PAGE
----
THE STREETS OF BAGHDAD
- Bill Rautenstrauch
- The Observer
There's more than one way to train for a war. Sometimes you can do it without ever leaving your back yard.
Just ask the soldiers from the Third Battalion, 116th Armored Cavalry, Oregon National Guard.
The Virtual Convoy Operations Trainer, a virtual reality system that allows soldiers to experience realistic situations in the streets of Baghdad and other areas, made its first appearance at the La Grande armory recently.
It was set up in the parking lot, and in no time at all, 3/116th soldiers were mounted up and driving Humvees and trucks through enemy-infested territory.
Well, sort of.
"The V-COT lets us train in a virtual environment for real world missions," said Capt. Brian Dean of the 3/116th.
The trainer, built by Daytona, Fla.-based Raydon Corp., is equipped with four crew stations, each representing a wheeled vehicle.
Drivers, gunners and vehicle commanders communicate to each other by radio. Every station is linked to an instructor/operator who controls the action.
Displays, including one that provides a trainee with 360-degree views, simulate up to four terrain databases.
The locales include "Zussman," a small geographic urban area, and "Baghdad," a realistic representation of the Iraqi capital. Other databases depict a generic desert area, and a generic European area.
The training emphasis is on convoy operations, driving vehicles through dangerous territory, encountering and reacting to hostile situations.
The trainer can be set up so all four of its armed-and-ready vehicles operate together, though it can also be used as a gunnery trainer where the stations operate independently.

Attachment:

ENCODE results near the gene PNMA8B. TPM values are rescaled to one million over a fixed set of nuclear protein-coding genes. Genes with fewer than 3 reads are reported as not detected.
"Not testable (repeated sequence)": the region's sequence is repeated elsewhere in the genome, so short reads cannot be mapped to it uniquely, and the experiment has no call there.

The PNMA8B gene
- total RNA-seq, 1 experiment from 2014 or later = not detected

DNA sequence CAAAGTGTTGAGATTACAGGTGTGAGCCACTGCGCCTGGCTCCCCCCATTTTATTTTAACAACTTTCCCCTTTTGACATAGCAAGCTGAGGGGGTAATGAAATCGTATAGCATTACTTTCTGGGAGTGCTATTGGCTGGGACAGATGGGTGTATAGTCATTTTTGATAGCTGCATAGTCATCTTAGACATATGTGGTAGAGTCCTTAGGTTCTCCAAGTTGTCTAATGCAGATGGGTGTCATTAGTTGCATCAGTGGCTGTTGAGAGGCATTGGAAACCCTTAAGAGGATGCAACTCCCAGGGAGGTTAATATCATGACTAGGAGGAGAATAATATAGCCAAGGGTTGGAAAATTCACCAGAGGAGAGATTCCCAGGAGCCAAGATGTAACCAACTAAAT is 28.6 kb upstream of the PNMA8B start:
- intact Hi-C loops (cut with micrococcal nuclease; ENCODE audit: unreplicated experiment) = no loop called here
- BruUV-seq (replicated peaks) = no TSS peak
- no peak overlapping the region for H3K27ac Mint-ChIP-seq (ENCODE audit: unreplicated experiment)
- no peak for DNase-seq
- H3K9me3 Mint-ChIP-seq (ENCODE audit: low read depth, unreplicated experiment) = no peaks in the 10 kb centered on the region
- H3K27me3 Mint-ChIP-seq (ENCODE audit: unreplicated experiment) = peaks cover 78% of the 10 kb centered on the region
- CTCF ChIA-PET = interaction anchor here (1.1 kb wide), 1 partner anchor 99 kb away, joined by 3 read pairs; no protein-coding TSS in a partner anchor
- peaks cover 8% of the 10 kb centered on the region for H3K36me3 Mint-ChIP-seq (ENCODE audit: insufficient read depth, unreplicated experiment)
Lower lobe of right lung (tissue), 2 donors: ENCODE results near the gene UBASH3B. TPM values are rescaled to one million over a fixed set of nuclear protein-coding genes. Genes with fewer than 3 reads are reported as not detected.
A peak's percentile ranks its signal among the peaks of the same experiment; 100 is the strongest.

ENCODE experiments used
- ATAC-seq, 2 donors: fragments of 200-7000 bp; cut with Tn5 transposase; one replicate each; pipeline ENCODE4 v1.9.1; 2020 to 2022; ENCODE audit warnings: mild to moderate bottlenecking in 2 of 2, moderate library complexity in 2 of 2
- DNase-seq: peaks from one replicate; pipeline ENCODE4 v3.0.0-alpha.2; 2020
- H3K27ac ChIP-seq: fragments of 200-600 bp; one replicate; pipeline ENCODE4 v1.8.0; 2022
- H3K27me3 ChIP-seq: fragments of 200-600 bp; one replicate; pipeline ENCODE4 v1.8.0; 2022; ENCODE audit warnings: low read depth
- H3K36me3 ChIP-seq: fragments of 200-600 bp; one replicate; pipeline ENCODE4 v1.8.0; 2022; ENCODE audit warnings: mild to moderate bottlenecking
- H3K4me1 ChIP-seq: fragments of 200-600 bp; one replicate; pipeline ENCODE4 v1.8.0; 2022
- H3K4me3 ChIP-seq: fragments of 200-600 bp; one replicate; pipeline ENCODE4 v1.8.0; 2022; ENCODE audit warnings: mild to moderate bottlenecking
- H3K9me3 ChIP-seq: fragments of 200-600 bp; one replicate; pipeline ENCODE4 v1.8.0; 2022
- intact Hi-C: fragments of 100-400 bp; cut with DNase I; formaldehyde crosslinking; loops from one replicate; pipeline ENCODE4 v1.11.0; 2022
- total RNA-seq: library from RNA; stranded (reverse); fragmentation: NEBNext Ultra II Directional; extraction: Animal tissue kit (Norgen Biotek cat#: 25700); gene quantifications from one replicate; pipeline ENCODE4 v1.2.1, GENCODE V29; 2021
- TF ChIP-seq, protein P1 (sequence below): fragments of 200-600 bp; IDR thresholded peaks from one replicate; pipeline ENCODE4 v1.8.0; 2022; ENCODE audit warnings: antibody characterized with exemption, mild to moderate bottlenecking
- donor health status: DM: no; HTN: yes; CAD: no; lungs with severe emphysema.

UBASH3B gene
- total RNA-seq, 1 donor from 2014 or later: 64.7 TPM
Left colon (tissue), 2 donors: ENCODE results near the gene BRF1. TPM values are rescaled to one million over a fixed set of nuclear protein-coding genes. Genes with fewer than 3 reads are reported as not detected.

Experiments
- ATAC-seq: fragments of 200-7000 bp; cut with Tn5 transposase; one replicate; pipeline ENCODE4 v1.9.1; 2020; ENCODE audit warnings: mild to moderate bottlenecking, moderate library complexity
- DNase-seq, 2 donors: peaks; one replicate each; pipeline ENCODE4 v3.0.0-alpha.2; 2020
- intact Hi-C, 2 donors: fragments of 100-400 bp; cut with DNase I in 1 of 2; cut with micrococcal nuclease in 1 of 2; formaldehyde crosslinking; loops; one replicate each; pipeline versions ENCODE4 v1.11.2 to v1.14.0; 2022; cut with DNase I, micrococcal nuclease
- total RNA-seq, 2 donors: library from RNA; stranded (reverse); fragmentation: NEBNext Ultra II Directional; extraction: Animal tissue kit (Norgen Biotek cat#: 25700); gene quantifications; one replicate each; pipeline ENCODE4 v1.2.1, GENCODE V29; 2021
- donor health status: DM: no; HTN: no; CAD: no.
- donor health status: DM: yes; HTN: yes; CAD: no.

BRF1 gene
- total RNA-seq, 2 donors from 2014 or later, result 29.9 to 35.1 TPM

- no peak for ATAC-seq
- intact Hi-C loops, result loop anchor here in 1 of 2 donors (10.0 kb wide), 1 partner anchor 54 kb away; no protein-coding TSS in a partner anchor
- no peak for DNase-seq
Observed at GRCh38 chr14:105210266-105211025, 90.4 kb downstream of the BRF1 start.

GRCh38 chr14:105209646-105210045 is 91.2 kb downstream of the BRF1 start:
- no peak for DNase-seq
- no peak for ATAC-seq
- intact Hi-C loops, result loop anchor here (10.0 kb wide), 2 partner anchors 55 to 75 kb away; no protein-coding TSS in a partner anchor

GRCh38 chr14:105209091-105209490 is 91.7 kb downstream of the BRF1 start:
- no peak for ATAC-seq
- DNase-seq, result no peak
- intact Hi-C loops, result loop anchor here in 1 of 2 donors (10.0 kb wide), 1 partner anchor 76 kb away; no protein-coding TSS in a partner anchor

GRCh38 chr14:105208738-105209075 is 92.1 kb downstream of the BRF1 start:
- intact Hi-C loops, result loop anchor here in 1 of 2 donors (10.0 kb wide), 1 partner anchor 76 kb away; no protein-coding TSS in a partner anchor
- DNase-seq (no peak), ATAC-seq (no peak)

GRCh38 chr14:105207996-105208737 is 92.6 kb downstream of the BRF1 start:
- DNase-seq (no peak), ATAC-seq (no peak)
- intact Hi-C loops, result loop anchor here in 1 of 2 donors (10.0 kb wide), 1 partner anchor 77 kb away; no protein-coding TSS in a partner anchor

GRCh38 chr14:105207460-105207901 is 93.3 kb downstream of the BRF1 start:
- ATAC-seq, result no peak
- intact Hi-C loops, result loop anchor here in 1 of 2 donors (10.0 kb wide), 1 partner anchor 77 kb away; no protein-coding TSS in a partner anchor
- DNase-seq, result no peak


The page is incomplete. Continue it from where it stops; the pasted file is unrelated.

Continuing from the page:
Dean said that a V-COT mission begins just like any real world combat mission Â— with an operations order put together by platoon leaders.
The order takes into account a range of factors, including the right vehicle mix for the convoy, weapons systems for the vehicles, routes the convoy will travel, and the type and strength of the enemy along the route.
"The op order tells what the mission is, what the situation is, and what support will be needed," said Dean.
After the operations order is complete, soldiers rehearse the mission, said Dean. Then the scenario is plugged into the trainer.
Examples of situations soldiers might encounter during their virtual trip include improvised explosive devices, and ambushes ranging from sniper fire to complex, multi-phase attacks.
During the recent training session, soldiers practiced convoy operations in Baghdad. The missions were full of surprises, said Sgt. 1st Class Alan Schmeits, Baker City.
"Sometimes the car in front would swerve or blow up, all kinds of things," he said. "In every scenario, there were IEDs, and people shooting at us. Of course, we could shoot back."
For reality, the V-COT has it all, down to engine noise, radio traffic and weapons sound effects.
Though he thought some of the graphics need improving, Schmeits said the noise and confusion of battle was convincing enough.
"Some guys said it's too chaotic in there, what with the radio traffic and everything going on. But I think that's the way it would really be overseas," he said.
For leaders like Dean, realism is but one of many pluses for the simulator.
The captain said he especially likes the After Action Station, which allows for post-mission playback and review.
Portability is another thing the trainer has going for it, Dean said.
Everything is contained in a 53-foot trailer that can be pulled behind a commercial or government supplied tractor. The V-COT can even be loaded on a C-5 Galaxy aircraft.
The simulator doesn't require any special site preparation, and can be set up in less than two hours.
That opens up a world of training opportunities that otherwise wouldn't be available, said Dean.
"I think soldiers really enjoy being able to train for the combat mission, and this gives us something beside what we get at annual training. We can haul it anywhere," he said.
The V-COT is kept at 116th Brigade headquarters in Boise. It is making the rounds just as the 3/116th is completing its reorganization into a Combat Action Battalion.
The new 3/116th sports two tank companies, two mechanized infantry companies, an engineer company, a headquarters company with scouts, mortarmen and medics, and a forward support company that includes maintenance, transportation and cook sections.
It's an outfit designed to cope with modern military challenges.
And the V-COT is a very modern training device.
"I think it's great for morale," Dean said. "Anytime you can come to work and play a video game, it's a good thing."